Exams cost colleges their dinner
SOARING EXAM fees are eating into college budgets and now cost institutions more than they spend on food.
Charges by exam boards have risen by 36 per cent in three years, double the rate of college income, and are a bigger drain on college finances than catering, computer equipment, building maintenance and improvement or energy bills.
Colleges spent a total of pound;170 million on exam fees last year, according to figures from the Learning and Skills Council. Large colleges say some of them saw bills for fees rise 25 per cent in one year to a total of Pounds 1m.
The increase in student numbers, with more people taking formal qualifications, adds to the cost because exam fees are rising faster than the funding for each student.
John Brennan, the Association of Colleges' chief executive, said: "The continuing rise in exam fee expenditure above 10 per cent a year is unsupportable and will deny other resources to students."
The Qualifications and Curriculum Authority, which regulates publicly funded qualifications, is considering introducing a cap on exam fees to reduce the impact on schools and colleges, according to minutes of a meeting released last week.
Boards may also have to publish their fees a year in advance on a common format on the authority's website, so college staff will be able to compare them.
A spokeswo-man for the OCR exam board said: "As a not-for-profit company it is important that, while remaining competitive, we continue to develop new and exciting qualifications to ensure people stay in education and so achieve the best they can. We also recognise the need to constantly improve our service and support to all of our centres in order to reduce the teaching pressure and speed up the examination process."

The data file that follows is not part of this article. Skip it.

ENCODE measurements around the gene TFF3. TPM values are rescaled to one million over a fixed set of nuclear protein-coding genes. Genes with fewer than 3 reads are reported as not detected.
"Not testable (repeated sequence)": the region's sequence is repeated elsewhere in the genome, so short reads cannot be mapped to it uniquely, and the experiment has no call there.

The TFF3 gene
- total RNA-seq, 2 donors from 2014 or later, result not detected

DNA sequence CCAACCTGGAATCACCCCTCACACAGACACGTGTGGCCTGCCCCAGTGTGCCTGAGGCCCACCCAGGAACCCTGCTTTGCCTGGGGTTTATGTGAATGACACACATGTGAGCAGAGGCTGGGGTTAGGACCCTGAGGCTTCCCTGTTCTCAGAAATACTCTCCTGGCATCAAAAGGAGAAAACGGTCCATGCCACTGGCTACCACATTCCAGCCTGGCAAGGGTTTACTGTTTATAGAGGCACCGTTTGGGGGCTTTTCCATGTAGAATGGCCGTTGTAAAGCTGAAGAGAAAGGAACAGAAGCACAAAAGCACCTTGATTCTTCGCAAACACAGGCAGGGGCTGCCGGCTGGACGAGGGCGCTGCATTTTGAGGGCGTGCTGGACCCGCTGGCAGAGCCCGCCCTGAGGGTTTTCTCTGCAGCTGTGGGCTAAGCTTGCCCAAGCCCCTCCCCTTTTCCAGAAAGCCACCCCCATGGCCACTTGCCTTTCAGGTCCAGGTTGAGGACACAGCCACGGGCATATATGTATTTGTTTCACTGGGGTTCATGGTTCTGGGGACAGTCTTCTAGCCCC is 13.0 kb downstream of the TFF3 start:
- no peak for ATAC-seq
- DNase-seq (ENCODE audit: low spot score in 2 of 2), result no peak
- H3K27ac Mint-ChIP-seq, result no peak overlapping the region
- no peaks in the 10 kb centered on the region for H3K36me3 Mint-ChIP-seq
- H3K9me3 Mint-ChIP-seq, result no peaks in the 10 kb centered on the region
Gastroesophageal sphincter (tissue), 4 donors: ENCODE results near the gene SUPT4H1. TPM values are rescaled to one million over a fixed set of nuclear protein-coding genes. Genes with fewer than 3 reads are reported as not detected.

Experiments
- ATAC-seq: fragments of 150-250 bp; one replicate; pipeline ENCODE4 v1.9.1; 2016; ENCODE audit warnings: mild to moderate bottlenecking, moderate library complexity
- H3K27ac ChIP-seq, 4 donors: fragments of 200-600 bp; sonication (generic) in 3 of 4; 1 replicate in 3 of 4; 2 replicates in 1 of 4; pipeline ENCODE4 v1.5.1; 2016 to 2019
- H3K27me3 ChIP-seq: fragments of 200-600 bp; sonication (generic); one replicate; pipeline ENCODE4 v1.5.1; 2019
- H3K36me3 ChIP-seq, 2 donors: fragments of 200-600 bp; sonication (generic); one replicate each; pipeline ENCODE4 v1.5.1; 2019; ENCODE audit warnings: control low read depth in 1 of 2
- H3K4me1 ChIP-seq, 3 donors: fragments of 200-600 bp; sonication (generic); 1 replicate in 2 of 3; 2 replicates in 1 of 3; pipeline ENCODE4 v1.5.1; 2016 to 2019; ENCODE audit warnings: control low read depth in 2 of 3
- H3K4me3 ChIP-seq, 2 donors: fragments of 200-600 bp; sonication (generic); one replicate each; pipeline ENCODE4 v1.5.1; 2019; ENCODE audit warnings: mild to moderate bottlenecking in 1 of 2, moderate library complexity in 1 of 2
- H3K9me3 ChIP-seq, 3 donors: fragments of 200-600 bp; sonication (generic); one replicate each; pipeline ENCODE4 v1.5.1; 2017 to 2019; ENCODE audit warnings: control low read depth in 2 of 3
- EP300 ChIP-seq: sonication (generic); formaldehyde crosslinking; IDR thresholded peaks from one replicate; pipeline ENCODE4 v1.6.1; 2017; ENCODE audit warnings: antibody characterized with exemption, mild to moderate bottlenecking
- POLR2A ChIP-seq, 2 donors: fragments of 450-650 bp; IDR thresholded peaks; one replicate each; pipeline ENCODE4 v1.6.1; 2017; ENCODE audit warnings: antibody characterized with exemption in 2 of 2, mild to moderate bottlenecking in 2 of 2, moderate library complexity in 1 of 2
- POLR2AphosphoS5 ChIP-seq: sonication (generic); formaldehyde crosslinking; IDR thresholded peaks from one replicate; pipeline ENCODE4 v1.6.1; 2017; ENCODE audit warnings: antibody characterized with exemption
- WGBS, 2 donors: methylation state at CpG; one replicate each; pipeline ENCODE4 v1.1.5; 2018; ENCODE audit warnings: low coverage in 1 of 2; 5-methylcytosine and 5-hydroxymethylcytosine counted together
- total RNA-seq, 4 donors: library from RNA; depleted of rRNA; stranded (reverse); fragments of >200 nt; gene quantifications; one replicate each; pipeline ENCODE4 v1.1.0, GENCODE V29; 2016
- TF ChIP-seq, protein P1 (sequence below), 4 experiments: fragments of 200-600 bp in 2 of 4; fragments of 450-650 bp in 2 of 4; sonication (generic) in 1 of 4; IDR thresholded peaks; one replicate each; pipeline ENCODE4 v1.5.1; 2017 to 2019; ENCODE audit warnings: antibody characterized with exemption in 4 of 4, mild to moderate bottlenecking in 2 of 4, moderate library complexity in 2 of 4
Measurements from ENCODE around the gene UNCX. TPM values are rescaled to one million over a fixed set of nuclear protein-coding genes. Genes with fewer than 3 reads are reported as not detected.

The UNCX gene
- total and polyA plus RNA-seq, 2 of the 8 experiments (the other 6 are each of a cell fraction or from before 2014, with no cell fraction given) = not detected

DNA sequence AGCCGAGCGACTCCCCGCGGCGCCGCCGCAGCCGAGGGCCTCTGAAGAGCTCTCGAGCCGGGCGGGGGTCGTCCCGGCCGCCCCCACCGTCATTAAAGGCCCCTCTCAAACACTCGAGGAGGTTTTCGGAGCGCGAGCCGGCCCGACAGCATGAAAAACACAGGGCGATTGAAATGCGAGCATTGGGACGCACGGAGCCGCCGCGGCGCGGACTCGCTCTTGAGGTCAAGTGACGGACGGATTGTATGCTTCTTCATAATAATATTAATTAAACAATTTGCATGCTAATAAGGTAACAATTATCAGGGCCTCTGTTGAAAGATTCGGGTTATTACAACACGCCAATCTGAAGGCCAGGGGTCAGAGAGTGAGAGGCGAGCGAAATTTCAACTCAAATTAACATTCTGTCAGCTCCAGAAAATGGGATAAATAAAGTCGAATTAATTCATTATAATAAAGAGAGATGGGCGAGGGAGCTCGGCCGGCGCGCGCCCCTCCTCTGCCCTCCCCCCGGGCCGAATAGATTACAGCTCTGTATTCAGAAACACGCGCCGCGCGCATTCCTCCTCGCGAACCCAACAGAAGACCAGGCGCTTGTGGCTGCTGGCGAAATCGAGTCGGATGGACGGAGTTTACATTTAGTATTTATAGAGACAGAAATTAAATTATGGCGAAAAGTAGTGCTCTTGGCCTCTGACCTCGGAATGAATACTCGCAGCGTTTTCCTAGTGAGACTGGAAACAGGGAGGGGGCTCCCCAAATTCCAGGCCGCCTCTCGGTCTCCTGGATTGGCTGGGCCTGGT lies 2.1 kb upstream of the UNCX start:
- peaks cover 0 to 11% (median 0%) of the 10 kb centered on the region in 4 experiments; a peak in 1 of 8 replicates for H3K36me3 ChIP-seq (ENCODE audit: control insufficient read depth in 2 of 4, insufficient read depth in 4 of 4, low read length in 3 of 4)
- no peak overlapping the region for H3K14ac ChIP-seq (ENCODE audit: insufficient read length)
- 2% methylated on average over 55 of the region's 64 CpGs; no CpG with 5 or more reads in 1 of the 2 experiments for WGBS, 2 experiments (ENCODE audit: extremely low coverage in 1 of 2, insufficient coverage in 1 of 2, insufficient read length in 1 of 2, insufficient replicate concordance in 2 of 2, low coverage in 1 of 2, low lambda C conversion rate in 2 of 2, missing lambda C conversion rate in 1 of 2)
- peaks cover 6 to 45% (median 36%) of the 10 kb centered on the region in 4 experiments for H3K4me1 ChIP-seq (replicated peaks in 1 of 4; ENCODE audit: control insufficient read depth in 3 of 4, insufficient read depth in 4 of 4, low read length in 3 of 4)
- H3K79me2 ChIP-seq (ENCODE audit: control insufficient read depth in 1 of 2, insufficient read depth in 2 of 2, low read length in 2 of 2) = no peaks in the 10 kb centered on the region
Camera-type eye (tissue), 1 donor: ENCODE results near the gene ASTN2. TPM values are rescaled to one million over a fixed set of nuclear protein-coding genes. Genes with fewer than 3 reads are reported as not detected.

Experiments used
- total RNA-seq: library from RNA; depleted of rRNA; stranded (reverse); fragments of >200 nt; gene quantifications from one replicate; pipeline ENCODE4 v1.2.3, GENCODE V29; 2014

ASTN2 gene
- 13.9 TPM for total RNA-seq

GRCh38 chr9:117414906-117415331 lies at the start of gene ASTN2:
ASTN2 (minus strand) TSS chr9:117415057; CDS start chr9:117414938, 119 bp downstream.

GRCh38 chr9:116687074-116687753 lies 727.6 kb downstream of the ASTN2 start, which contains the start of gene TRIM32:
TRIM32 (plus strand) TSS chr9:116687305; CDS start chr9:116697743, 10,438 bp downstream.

Income from fees was being invested in new technology to link exam centres and the board, teaching support and improving the call centre, she said.
Most exam boards are non-profit companies, but in 2005 Edexcel dropped its charitable status and became a profit-making subsidiary of the publisher Pearson. Its latest accounts, dated December 2005, show after-tax profits of nearly pound;15m on a turnover of more than pound;183m.
But an Edexcel spokeswoman said its price increases were driven by investment to improve services, not a search for profits. Prices only rose by 3 per cent the year after it was bought out, although there had been a 15 per cent increase the year before. She said: "We hope centres feel they get value for money in terms of support services on-line and face to face, and via our call centres - that's how we invest money back in."
Edexcel's investment in new technology had led to the development of services such as Results Plus, she said. This provides teachers with a rapid, detailed breakdown of how students performed down to the level of individual questions and can show students how close they were to the grade boundaries.